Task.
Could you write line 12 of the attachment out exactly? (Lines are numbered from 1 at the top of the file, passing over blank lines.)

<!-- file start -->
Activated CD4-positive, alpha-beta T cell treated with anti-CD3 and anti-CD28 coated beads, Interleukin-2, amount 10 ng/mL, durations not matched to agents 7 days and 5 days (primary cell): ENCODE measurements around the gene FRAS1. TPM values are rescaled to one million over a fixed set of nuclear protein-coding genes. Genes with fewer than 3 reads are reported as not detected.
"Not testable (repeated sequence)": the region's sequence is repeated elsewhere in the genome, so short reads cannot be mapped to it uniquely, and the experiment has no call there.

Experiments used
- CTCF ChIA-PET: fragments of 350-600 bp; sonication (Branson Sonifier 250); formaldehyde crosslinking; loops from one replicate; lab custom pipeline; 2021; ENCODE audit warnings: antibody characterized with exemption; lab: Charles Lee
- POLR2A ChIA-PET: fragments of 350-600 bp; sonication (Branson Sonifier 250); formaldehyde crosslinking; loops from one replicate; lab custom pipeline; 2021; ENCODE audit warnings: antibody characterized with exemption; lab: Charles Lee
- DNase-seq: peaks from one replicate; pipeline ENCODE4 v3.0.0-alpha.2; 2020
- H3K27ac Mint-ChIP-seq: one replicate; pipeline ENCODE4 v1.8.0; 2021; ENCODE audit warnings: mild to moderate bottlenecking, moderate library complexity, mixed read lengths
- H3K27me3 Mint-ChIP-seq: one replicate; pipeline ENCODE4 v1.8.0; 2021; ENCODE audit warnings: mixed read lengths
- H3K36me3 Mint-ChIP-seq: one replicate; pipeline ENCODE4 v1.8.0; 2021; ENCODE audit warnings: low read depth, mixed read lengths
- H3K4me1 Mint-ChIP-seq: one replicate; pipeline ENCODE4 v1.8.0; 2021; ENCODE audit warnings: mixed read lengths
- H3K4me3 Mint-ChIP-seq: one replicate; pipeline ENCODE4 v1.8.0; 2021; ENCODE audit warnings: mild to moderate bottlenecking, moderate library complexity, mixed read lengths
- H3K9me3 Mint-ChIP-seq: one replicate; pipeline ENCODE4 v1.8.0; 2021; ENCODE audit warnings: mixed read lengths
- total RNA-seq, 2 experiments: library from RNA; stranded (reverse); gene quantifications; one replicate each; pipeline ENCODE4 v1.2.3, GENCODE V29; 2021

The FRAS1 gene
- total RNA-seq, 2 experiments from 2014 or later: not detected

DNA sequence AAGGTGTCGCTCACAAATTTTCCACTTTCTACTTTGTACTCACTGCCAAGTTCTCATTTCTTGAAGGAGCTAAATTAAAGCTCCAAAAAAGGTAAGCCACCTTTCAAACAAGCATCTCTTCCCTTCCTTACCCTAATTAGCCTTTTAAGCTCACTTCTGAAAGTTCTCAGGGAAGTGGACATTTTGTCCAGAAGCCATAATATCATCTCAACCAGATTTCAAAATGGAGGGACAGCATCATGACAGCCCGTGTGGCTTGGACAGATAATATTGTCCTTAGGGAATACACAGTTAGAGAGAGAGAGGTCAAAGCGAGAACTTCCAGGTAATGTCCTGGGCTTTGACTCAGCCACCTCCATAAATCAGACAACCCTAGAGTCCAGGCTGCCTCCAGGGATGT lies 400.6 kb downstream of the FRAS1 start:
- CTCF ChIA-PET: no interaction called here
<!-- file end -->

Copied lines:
- H3K9me3 Mint-ChIP-seq: one replicate; pipeline ENCODE4 v1.8.0; 2021; ENCODE audit warnings: mixed read lengths